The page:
Milford School District Board of Education held a special public meeting to discuss the Daniel Hirsch Scholarship Fund Trust, population study and financial issues and concerns.
During the Milford School District’s special school board meeting Monday, Superintendent Phyllis Kohel informed board members and attendees that Wilmington Trust is proposing the termination of the Daniel Hirsch Scholarship Fund Trust.
The trust, which was created by funds left by the will of Daniel Hirsch in 1942, originally intended to offer a $100 scholarship to one male and one female Milford School District student.
While the scholarship amount has increased to $1,000 each over the years due to inflation, Wilmington Trust is proposing that the remaining $34,000 be split between the two most recent scholarship recipients, two female students who graduated from the Milford School District.
Board of Education Vice President Renate Wiley, a previous Daniel Hirsch Scholarship recipient, said she would not have been able to attend college without scholarships such as this and would like to see future students use the money.
“That’s still quite a bit of money, $34,000, in my [opinion],” she said.
Board members voiced concerns and rejected the idea of closing the account, hoping the $34,000 could benefit multiple students instead of having only two students receive $17,000 each.
Board of Education President Marvin Schelhouse suggested that Milford School District alumni from the class of 1942 through present graduates could possibly help keep the trust fund alive.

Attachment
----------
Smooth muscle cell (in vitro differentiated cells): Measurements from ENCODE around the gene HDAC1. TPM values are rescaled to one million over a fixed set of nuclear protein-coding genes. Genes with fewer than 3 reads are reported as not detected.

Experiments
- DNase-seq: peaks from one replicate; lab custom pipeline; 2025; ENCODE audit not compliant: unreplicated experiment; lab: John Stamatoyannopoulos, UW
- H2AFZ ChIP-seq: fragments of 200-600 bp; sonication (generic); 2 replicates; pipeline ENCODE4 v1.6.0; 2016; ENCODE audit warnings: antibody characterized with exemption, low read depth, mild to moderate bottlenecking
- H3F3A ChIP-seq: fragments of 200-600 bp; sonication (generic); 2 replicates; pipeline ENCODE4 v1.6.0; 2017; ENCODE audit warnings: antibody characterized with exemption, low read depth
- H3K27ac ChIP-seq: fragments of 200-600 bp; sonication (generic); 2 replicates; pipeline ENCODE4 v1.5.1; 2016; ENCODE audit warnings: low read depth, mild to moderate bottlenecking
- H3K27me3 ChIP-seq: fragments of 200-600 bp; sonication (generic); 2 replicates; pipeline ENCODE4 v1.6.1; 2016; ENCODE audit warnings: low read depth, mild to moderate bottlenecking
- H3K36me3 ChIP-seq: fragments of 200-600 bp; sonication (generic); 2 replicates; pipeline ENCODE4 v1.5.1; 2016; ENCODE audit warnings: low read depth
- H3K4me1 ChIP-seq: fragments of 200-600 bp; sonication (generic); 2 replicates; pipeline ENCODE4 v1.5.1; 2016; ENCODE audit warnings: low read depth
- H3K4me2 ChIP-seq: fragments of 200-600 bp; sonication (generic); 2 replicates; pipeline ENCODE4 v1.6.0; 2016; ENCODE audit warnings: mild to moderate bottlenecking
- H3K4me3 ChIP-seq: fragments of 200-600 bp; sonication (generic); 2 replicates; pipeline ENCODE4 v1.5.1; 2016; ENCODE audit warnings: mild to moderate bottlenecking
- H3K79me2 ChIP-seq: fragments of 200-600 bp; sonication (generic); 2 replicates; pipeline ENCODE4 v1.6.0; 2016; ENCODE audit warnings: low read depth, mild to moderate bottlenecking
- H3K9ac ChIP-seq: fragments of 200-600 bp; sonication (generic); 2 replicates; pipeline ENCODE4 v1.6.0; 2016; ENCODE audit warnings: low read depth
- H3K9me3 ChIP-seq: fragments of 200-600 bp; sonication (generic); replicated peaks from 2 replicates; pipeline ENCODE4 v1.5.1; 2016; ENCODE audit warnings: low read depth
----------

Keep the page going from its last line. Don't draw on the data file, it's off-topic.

A motion was passed to keep the account open and board members will explore options to keep the fund alive, a matter that will ultimately be decided in the court system.
In conjunction with presenting a certificate of necessity to the State of Delaware in June concerning the building of a new Milford Middle School, the Milford School District contracted the University of Delaware to prepare a 10-year population study outlining current and forecasted district enrollment.
The population study was presented at the meeting in part by Kohel, who outlined key points of student enrollment decreases and projected growths. According to the study, on average the Milford School District attracted about 7.8 percent of Kent and Sussex counties’ combined public school enrollment in the last 10 years. The study also states that the district’s enrollment share fell from 7.83 percent in 2004 to 7.64 percent in 2013.
“There is reason to believe we will at least hold firm if not grow in students by the time August gets here,” Kohel said.
While initial numbers show a decrease in the district’s enrollment, projected numbers that take population growth and housing development into consideration “suggest a slow increase in the district’s enrollment…over the 2014 to 2023 period.”
“We’re not growing by leaps and bounds,” said Tammy Korosec, chief financial officer for the Milford School District.
“The city is continuing to build,” Kohel said. “We are going to run out of room if we don’t have that new middle school approved.”
The district does not expect to receive a decision from the state until Oct. 1, at the earliest, said district officials.